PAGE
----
• Today’s electric appliances are light years from the early generations of yesteryear. Cold-climate heat pumps work very well in the most wintry conditions, still delivering 85% of their rated heating capacity at temperatures as low as 5 degrees. Induction stoves provide heat up much faster than gas, provide precise temperature control and are easier to clean and safer for kids to be around.
  • Two-thirds of new construction in King County is already all-electric. Building a new all-electric home is cheaper than building a similar home with gas appliances, because of the cost savings of not having to run gas distribution lines or put in gas meters, piping and venting. (For example, see analysis <link> in California finding savings of about $3,000-$10,000 per home, and Rocky Mountain Institute’s analysis for construction in Oakland and three other cities).
  • The electric appliances that eliminate gas-burning pollution in our homes need to be made accessible first in the communities of color already inequitably bearing the brunt of pollution generated mostly by white Americans. 
  • Across the country, people of color and communities living on lower incomes disproportionately shoulder exposure to outdoor air pollution, (additional source from UW) — and that holds true in Washington State too.
  • The inequities in air pollution exposure are associated with a host of other inequities. One recent example is highlighted by researchers at Harvard University who found that for every additional small increase in exposure to fine particulate matter (PM 2.5), the COVID-19 death rate increases by 8%. In King County, the rate of COVID-19 deaths for Hispanic/Latnix and Native Hawaiian/Pacific Islanders is more than double that of Whites.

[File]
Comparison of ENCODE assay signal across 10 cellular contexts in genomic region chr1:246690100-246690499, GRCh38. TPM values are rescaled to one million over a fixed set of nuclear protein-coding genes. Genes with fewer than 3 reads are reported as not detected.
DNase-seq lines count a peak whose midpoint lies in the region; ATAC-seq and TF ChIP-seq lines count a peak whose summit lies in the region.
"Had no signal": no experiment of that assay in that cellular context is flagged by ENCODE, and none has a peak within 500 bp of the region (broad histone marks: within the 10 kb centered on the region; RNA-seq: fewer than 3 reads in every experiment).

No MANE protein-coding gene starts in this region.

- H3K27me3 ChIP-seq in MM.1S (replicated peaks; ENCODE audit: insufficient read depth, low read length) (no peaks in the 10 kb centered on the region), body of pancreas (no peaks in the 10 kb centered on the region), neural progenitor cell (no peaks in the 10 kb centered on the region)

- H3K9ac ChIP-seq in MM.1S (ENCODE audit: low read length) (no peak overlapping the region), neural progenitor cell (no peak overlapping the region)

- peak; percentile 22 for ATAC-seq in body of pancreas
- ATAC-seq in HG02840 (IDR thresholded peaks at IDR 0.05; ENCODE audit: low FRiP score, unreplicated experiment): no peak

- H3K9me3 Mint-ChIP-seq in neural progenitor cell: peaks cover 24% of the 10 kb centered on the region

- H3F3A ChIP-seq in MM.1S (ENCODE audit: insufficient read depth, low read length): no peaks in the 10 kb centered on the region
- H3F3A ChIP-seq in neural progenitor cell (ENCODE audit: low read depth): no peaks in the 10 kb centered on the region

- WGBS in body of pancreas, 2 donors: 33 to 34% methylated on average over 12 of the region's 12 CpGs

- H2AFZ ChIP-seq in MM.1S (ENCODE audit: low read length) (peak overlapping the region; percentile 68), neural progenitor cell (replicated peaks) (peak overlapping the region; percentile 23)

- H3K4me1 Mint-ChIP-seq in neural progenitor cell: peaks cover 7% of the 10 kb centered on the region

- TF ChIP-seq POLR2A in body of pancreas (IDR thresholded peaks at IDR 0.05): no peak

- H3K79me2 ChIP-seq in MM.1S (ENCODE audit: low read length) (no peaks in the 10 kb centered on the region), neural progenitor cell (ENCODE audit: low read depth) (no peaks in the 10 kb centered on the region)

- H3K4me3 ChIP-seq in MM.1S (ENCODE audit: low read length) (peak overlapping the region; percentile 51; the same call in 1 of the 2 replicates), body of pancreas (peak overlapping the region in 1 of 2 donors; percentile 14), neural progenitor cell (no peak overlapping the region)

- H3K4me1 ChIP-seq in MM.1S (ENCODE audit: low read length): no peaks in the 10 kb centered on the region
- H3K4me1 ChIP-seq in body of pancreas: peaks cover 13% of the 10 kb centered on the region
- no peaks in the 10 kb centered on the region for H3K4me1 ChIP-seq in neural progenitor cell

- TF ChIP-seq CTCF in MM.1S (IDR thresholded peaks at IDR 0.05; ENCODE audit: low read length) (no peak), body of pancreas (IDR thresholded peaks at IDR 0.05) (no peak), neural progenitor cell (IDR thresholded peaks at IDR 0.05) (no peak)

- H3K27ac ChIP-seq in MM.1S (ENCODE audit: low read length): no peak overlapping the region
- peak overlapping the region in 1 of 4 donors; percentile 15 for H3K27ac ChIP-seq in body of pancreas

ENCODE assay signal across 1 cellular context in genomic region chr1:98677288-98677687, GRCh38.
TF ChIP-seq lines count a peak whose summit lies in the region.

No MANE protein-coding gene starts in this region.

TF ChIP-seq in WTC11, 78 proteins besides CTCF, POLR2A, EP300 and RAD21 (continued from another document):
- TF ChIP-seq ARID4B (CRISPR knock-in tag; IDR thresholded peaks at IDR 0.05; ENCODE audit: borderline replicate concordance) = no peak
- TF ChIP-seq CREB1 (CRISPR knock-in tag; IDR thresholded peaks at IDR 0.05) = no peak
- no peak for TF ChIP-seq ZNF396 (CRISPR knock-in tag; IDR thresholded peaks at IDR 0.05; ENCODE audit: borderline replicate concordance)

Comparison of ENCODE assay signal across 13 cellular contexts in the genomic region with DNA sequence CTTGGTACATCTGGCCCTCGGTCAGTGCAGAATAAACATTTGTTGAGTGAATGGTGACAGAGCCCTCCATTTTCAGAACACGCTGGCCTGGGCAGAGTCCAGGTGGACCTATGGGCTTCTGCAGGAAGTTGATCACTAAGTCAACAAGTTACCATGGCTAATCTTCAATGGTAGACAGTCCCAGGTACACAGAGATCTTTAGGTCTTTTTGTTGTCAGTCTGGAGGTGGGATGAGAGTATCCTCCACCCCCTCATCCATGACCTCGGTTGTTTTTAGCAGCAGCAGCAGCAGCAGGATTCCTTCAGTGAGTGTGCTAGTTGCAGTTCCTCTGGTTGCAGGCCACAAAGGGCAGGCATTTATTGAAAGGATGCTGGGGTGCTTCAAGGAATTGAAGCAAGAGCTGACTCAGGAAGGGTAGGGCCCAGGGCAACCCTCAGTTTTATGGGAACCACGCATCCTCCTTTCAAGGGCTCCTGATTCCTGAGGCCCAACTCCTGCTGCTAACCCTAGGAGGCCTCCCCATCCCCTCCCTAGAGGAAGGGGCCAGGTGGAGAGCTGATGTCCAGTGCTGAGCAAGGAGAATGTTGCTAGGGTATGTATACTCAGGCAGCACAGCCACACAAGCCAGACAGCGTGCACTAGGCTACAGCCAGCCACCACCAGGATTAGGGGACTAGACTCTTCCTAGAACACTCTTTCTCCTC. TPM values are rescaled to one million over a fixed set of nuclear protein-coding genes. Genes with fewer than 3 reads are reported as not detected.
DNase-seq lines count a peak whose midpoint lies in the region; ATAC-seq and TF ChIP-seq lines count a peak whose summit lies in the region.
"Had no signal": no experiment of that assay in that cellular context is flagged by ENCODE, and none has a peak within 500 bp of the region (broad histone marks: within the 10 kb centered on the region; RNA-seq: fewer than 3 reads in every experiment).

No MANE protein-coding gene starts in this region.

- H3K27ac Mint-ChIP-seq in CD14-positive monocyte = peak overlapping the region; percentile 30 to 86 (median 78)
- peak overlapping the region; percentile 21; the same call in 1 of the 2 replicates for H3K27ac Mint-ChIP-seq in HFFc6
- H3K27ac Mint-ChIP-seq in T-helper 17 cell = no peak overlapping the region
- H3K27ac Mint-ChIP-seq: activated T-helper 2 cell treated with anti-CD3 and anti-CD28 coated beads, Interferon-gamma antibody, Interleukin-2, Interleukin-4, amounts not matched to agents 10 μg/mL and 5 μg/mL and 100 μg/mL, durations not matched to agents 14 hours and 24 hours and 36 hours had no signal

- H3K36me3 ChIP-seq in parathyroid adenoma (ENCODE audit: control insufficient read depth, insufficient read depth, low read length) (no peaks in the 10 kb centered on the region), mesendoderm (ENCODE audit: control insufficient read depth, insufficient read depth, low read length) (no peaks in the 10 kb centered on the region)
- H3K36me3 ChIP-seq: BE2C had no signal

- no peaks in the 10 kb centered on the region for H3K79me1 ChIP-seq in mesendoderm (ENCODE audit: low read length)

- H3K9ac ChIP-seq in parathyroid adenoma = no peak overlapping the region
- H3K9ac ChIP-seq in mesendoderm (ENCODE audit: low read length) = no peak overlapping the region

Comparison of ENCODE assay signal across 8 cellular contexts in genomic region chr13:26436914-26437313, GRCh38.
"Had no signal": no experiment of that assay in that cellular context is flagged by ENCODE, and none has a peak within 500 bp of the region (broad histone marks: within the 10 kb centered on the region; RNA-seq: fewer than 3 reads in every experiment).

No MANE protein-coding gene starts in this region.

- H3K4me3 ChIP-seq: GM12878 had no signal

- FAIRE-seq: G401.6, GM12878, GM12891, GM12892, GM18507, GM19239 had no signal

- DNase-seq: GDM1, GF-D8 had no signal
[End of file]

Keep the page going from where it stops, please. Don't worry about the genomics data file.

• Transitioning homes and buildings to clean electric heating, water heating and cooking can sustain a significant workforce over many years. Jobs include the HVAC work — both in gas removal and electric appliance installs — as well as construction jobs associated with building modifications; and electrical work associated with new renewable energy and grid infrastructure. 
  • A study by UCLA found that the work of transitioning to electric buildings in California would require about 100,000 full-time construction jobs each year for the next 25 years. Washington would expect to see jobs numbers for our state proportional to our population and housing stock. 
  • Building fully electric buildings is cheaper because it avoids the costs of hooking up new buildings to gas lines and from using electric heat pumps, which efficiently do both heating and air conditioning together. RMI’s analysis for Oakland — a good comparison for Seattle in terms of a temperate coastal climate — found that all-electric construction saves $2,000 over 15 years. In its analysis for California, E3 found savings ranging from $3,000-$10,000. With existing buildings, RMI’s analysis for Oakland found that going with an electric heat pump for HVAC becomes cheaper than gas when also installing air conditioning, because of heat pumps’ dual role as both an efficient heat source and air conditioner.